Friday, 24 July 2015

ALBUM REVIEW: Original Studio cast recording of Cool Rider

Cool Rider, the lesser known sequel to the ever popular Grease, follows the relationship of unconventional lovers Stephanie Zinone, a Pink Lady, and Michael, an English transfer student. After the musical played a successful one night only concert in January 2014, it transferred to The Duchess Theatre where it played for one week. Unsurprisingly, it's not the most well known musical ever to grace the West End, but its surprisingly large and extremely supportive following  helped to ensure that Cool Rider was immortalised in musical theatre history by backing a kickstarter to help fund a studio recording. 
The album itself is a fun romp, reminiscent of Grease but with elements comparable to both Hairspray (fun, upbeat vibes) and We Will Rock You (rocky orchestrations and belty vocals). Much like the aformentioned shows, Cool Rider's songs sound cheesy and over the top, but it's charm is in it's cheesiness, as odd as that sounds. 
The show's leading pair, whilst singing surprisingly few solos and/or duets, are likeable. Ashleigh Gray is belty and growly and particularly impressive as Stephanie, especially in the title song, and the pair's duet '(Love Will) Turn Back The Hands Of Time' is sweet and surprisingly heartrending. However, sadly Aaron Sidwell's vocal performance as love interest Michael Carrington rather less remarkable. The actor is known for his critically acclaimed performance in the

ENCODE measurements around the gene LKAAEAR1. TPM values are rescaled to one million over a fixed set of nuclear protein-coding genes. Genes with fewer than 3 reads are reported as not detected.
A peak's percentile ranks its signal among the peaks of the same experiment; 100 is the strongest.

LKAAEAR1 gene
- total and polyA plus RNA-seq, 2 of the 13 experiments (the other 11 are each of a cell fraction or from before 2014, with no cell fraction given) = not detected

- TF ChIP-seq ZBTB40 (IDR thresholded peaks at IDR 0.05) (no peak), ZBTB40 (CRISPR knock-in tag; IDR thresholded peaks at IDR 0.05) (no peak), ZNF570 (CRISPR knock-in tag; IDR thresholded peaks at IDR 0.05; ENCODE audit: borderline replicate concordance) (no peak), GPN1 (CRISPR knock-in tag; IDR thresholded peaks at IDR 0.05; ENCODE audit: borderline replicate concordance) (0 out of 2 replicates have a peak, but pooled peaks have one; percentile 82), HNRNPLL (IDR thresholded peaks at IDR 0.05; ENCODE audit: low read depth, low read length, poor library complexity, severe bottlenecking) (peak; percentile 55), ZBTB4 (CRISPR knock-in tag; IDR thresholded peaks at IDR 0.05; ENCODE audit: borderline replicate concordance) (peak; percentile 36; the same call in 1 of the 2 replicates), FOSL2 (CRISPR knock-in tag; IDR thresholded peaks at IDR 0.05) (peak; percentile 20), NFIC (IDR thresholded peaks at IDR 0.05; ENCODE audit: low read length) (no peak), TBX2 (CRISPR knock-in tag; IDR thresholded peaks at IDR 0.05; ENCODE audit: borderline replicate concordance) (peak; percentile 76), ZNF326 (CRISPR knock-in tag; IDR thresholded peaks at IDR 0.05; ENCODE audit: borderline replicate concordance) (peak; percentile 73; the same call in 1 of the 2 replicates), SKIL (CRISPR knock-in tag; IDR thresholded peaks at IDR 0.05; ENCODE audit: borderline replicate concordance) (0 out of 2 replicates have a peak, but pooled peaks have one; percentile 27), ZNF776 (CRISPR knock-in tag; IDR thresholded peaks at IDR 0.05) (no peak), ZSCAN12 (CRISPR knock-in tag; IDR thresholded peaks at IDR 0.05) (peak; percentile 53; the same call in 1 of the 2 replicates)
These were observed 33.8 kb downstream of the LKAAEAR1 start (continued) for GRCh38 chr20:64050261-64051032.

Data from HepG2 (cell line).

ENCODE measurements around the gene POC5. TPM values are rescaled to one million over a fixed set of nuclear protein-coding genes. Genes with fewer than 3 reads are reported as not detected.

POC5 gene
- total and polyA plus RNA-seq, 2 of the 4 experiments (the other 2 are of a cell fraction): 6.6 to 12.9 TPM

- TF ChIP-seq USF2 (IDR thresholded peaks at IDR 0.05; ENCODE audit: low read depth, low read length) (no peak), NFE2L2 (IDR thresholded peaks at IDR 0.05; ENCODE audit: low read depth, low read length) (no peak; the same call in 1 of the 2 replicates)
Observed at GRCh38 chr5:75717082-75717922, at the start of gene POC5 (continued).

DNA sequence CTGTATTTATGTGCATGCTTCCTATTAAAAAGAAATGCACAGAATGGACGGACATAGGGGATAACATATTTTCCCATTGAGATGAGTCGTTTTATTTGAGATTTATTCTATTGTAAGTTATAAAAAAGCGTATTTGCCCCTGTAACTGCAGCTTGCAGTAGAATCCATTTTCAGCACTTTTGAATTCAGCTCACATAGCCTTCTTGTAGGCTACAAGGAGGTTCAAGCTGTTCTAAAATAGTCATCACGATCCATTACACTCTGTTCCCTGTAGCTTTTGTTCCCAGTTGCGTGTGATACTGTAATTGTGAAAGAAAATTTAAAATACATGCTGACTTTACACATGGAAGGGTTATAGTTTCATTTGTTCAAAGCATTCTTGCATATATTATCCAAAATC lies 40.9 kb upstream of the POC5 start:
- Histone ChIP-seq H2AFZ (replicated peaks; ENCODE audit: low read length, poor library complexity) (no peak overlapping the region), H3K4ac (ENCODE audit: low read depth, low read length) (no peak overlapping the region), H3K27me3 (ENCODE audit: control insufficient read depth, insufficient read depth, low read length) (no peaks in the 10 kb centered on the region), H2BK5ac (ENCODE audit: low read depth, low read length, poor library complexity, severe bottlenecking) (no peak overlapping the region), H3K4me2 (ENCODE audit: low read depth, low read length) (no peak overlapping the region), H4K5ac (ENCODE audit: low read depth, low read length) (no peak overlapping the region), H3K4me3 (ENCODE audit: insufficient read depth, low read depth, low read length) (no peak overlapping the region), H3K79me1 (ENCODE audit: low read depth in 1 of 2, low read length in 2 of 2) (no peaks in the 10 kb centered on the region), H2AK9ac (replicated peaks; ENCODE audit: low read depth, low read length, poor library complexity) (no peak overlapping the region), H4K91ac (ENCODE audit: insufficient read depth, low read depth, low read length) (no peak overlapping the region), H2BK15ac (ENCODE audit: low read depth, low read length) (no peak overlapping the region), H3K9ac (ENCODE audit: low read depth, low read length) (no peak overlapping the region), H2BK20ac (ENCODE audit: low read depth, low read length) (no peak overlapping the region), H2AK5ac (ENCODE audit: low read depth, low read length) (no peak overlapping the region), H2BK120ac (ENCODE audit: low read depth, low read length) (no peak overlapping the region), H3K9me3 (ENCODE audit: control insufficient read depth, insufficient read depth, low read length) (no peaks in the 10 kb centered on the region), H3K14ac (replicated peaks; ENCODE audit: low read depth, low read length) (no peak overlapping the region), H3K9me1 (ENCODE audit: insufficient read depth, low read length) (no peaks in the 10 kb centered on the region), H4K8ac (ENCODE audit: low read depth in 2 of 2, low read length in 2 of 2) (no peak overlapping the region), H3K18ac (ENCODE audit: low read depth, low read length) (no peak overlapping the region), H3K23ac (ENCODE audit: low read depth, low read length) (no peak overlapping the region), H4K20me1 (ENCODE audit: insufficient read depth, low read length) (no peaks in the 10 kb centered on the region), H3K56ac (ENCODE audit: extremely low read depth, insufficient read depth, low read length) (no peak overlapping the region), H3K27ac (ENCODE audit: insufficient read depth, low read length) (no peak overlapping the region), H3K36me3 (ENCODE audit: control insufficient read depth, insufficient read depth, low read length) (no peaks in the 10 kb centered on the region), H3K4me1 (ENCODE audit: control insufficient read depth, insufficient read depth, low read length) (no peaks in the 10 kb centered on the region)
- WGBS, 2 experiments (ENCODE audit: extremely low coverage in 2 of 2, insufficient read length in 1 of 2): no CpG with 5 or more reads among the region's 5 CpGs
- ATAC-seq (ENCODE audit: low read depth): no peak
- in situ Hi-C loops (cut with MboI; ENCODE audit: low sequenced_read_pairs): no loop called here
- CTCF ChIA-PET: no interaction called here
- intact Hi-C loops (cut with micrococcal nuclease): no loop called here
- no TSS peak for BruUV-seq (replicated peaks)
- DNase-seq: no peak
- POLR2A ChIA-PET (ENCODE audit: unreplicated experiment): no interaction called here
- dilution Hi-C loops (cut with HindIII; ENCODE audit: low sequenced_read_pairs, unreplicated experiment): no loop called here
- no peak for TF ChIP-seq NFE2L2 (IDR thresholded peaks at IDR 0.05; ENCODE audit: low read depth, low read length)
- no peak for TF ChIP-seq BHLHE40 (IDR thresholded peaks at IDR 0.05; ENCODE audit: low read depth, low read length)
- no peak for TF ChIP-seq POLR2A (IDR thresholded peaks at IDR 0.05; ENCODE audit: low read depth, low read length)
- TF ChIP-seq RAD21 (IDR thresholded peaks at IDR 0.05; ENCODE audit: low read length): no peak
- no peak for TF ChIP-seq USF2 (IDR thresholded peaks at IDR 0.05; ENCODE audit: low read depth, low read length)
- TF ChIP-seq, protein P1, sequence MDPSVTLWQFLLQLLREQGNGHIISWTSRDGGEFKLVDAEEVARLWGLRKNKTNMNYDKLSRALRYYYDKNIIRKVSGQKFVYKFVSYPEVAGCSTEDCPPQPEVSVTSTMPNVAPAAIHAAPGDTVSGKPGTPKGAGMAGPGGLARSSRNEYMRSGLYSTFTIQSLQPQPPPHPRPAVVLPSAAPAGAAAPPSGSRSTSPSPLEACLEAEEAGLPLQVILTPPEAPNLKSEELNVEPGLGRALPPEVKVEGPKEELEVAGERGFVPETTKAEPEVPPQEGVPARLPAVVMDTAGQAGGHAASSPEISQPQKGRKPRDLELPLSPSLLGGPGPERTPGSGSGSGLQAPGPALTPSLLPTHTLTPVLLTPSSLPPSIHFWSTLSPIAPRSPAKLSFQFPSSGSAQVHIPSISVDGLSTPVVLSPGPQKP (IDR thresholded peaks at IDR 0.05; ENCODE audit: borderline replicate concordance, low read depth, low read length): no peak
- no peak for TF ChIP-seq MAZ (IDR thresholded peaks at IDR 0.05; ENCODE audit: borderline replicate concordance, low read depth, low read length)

short lived rock musical Loserville, but his vocals on the Cool Rider studio recording feel a little weak and tired and lack personality, especially in comparison to the other male vocals on the album. 
Yet, the album is filled with a large number of enjoyable and hummable tunes. The band is  energetic (in fact, at times it does appear that the vocals take a backseat to the music) and while Lyrics are at times simplistic, this only helps to strengthen the fantastical, parodical nature of album. 'Do it for our country', a double entendre filled number is made all the more hilarious with the addition of military marching drums, while hyperbolic ballad  'Charades' is laughably melodramatic, and destined to become an audition room staple. 
All in all, the Cool Rider studio recording is clearly a labor of love for the cast, producers and hardcore fans, but that doesn't mean it isn't can't be enjoyed by those who've not seen the show or heard any of the songs before. Often listeners feel disconnected from the album if they aren't already familiar with the story, but fortunately the album is filled with ensemble numbers which, whilst perhaps excessive in amount, are filled with a sense of fun, and with vocals providing uniqueness and personality, really help to tell the story. The album has its flaws, but it's an entertaining and engaging listen. It's shares similarities with many other beloved musicals, but at the same time it's  totally different, and definitely worth a listen regardless of whether or not you've seen the show. 
Reviewed by Charlotte O'Growney


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